Home BoysBy BARTLEY KIVES, Winnipeg Free Press, February 24th, 2001.
ASIDE from burlesque parlours and the occasional Shriners' dinner, Barenaked Ladies haven't appeared on a Winnipeg stage in almost five years.
When the Toronto pop band plays Winnipeg Arena on Monday night, it will mark the quintet's first local show since a Walker Theatre performance in June 1996.
"We haven't toured at home in years, so this is a big deal for us," says singer/ guitarist Ed Robertson, whose band is touring North American arenas with Winnipeg-raised Chantal Kreviazuk opening up.
Over the past five years, BNL focused its attention on the United States, hitting the bigtime with 1998's Stunt CD and last year's follow-up, Maroon. Now that this hyperactive outfit has sold millions of albums south of the border, the group has not only regained but surpassed the profile it enjoyed in Canada almost a decade ago, when tunes like If I Had $1,000,000 and Be My Yoko Ono rode the top of the charts.
"When we were doing really well in the States and not doing well at home, it was kind of a thorn in our side. You always want to be appreciated at home," says Robertson, speaking over the phone from New York city the night before a BNL concert at Madison Square Gardens.
"But now that things are going well in both countries, it feels good. The fact that we may be doing better in the States doesn't matter."
You don't need the intellect of a Russian chess champion to comprehend the band's success. Besides being top-notch musicians who can win over non-fans at any live performance, Robertson, Page, drummer Tyler Stewart, bassist Jim Creeggan and keyboardist Kevin Hearn are five of the hardest-working, least egotistical and most unassuming musicians in pop music today.
They're ordinary guys who just so happen to play in a platinum-selling rock band, and that's something fans on both sides of the border can embrace pretty easily.
"We were joking about that the other night in the dressing room," says Robertson, referring to a show in Dayton, Ohio. "Some guy held up a sign that said, 'If I had a million dollars, I'd buy backstage passes.'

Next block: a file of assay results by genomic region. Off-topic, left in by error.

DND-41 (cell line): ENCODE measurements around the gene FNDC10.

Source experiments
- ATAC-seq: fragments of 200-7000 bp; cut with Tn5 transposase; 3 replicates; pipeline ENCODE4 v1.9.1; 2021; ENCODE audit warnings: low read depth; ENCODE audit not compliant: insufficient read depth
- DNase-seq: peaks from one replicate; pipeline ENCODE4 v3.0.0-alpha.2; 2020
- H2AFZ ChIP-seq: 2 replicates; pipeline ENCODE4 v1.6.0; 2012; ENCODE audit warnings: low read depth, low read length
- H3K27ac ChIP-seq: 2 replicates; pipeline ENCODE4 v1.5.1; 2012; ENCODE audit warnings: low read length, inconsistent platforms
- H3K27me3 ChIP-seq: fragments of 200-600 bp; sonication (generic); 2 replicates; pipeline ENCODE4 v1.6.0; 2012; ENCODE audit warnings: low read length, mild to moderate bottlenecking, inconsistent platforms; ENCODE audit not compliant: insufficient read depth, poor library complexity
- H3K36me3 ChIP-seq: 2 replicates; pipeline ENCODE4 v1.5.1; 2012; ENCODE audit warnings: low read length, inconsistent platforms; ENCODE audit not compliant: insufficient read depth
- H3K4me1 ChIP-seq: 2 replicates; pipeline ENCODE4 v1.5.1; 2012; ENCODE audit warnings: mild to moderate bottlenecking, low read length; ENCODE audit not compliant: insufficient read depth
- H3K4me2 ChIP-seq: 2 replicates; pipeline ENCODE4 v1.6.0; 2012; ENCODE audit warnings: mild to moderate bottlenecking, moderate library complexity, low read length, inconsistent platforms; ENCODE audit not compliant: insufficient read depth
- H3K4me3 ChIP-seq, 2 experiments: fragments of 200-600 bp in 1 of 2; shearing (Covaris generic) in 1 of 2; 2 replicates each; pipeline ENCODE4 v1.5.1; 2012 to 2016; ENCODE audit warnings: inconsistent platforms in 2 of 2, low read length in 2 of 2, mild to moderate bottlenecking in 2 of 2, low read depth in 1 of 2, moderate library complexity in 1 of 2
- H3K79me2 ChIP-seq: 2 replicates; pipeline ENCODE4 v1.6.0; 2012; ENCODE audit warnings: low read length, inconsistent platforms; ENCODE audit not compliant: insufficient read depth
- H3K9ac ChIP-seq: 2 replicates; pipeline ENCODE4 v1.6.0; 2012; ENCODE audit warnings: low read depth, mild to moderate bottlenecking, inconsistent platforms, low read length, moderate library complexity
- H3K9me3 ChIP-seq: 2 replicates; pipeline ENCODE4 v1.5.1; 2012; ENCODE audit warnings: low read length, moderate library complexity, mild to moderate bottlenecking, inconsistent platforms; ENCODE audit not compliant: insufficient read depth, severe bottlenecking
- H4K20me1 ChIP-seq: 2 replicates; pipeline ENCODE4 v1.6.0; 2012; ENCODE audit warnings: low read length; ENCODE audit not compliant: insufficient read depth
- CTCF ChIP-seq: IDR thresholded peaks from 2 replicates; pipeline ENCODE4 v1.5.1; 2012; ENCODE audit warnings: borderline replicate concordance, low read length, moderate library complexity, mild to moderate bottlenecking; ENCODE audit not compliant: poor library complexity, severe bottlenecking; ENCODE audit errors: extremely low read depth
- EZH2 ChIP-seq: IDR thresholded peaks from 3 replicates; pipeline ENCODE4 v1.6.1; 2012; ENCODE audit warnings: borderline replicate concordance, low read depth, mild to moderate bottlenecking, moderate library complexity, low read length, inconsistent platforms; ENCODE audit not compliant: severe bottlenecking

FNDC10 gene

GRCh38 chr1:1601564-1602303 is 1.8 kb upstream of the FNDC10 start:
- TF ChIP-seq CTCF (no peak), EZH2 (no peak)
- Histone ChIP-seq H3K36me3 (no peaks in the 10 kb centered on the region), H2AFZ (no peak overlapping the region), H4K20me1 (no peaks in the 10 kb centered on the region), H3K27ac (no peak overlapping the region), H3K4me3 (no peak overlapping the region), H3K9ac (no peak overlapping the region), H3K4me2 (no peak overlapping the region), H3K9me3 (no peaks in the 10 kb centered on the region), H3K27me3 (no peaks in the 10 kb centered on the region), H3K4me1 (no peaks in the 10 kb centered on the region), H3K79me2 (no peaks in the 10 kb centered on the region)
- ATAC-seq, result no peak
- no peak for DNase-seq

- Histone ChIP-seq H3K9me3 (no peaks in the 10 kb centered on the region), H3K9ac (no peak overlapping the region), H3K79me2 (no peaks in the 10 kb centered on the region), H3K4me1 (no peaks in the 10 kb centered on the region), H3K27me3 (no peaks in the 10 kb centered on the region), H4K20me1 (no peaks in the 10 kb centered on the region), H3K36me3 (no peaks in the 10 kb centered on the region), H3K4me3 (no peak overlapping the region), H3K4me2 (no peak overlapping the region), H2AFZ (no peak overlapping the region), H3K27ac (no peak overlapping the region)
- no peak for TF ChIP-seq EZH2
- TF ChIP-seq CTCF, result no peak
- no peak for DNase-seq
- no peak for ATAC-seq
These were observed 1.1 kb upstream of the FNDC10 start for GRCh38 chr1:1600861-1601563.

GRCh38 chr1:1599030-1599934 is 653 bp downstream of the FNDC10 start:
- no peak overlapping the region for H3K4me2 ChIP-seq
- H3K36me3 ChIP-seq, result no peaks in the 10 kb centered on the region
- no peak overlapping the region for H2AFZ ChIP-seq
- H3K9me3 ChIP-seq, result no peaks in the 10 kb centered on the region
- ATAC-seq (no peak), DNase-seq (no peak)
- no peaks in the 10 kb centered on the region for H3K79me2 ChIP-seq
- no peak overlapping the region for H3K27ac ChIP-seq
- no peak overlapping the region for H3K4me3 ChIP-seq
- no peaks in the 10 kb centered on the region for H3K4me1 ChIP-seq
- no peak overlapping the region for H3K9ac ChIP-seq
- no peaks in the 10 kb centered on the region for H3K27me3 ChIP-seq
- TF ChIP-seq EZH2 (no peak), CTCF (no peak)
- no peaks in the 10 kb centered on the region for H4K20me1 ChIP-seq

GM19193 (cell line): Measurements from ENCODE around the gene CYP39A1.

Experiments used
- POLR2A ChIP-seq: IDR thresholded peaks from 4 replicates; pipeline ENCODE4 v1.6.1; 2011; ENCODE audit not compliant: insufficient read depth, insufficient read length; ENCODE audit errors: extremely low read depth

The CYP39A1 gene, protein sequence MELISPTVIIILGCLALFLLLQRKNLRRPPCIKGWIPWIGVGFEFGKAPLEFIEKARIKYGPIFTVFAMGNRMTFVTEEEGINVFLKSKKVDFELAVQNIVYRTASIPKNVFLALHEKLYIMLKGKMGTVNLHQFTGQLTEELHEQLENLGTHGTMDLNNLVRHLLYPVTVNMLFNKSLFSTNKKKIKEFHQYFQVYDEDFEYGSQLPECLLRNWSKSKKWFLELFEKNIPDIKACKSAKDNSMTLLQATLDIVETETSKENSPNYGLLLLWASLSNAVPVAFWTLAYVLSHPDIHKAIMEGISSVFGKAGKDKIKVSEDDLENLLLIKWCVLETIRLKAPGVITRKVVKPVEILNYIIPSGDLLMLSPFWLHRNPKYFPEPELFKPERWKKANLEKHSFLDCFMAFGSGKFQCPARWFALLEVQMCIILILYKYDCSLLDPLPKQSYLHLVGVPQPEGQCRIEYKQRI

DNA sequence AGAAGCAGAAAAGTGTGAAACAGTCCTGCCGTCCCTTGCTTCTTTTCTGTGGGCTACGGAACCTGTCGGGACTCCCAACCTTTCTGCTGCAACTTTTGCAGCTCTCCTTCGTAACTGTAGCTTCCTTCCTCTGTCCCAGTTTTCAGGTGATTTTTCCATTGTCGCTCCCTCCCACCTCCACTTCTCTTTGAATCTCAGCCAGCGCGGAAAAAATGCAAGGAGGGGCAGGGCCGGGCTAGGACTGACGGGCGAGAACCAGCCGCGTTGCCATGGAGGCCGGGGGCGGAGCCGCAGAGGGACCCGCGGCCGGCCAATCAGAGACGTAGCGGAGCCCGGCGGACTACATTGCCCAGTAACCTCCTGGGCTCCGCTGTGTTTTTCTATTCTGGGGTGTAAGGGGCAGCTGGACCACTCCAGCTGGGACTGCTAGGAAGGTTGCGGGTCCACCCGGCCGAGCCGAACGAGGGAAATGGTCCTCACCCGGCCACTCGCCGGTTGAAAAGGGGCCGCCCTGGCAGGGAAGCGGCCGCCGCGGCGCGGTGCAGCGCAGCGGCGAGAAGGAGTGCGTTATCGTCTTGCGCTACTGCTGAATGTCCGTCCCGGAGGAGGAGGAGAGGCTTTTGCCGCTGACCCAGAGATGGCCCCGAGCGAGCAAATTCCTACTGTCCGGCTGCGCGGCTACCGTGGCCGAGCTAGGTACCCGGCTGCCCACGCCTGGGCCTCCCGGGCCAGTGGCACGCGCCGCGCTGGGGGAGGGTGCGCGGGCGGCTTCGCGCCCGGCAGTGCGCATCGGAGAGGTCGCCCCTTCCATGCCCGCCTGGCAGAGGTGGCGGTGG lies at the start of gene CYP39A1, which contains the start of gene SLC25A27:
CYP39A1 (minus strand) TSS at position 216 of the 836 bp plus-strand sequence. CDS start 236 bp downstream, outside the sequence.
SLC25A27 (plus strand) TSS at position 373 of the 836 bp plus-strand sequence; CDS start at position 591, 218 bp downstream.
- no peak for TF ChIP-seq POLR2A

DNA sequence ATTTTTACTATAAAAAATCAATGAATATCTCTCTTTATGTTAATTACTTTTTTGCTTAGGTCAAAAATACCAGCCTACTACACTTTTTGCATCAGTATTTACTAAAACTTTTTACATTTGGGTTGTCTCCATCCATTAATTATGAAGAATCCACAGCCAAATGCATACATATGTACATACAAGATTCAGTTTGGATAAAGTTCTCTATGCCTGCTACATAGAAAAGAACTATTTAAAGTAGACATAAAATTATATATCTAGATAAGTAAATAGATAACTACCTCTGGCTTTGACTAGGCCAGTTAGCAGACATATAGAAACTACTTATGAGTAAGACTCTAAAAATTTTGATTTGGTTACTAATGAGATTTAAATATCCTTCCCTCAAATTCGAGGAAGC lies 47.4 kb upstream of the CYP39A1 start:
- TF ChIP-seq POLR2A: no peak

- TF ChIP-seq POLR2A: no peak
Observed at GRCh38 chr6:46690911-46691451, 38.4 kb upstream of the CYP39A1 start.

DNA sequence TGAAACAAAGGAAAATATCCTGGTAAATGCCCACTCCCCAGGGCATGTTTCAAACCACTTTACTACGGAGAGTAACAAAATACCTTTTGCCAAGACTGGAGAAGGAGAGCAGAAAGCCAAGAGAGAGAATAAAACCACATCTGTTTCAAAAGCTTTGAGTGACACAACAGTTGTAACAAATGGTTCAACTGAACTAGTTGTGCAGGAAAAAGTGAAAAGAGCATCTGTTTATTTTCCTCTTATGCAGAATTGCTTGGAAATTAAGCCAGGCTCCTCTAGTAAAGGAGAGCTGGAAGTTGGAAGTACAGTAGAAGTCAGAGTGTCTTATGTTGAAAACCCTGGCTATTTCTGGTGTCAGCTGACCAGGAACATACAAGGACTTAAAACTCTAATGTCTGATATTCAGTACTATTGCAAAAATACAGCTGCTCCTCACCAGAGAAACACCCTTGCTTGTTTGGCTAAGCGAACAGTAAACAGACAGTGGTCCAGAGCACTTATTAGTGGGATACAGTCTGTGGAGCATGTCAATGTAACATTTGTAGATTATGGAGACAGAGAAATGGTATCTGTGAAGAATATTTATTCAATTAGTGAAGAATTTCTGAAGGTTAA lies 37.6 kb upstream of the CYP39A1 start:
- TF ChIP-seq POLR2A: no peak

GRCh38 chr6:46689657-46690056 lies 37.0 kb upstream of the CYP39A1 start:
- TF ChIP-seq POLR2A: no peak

"So I was joking on the stage (that) backstage is basically us, sitting around in our underwear, listening to ZZ Top and drinking juice. Or water. It's not exciting, and it's certainly not worth a million dollars.
"And after the show, Steve was saying, 'You know, I think we are the most normal band ever in rock 'n' roll. We get off stage, we chat a bit about the show and then we get on the bus and watch art films.' "
Maroon is the band's darkest album yet. Songs like Never Do Anything and Sell, Sell, Sell express overt cynicism, something that used to be just a subversive undertone in the band's overall sound.
"There's always been darker material and there's always been serious themes. We've just been quicker to shroud them or skirt around them," says Robertson. "This time, we were more comfortable writing the song we wanted to write. This record is a little more personal."
In all likelihood, the serious outlook stems from keyboardist Hearn's battle with leukemia, which almost claimed his life in the late '90s. However, Robertson claims Maroon is more of a celebration than a sombre statement.
"It's like, 'He's f--king alive!' For a long period of time, he was battling for his life. This record was a real time of rejoicing for us, that he was back and seeming healthy for the first time in three years."
If reviews from recent Barenaked Ladies shows are any indication, the celebration is continuing on stage. The New York Times recently lauded the band's live show, suggesting the group has successfully made the transition from theatre to hockey arena.
"Thank god for video screens," says Robertson. "Far too many bands get into a big space and just sink under their production. But if you go in there and make sure people can see what you're doing and make sure it sounds good, there's no reason an arena show can't be like a theatre show.
"We really work under that precept and we work hard to make those big shows feel intimate."
That being said, the Barenaked Ladies are no AC/DC. The have no chunky guitar riffs to carry the show only clever folk-pop tunes and the occasional hip-hop cover.
Back in 1991, the phrase "Barenaked Ladies arena rock band" would have elicited chuckles. But not from Ed Robertson, mind you.
"If you told me that 10 years ago, I would have believed you," he says. "Five years ago, I wouldn't have."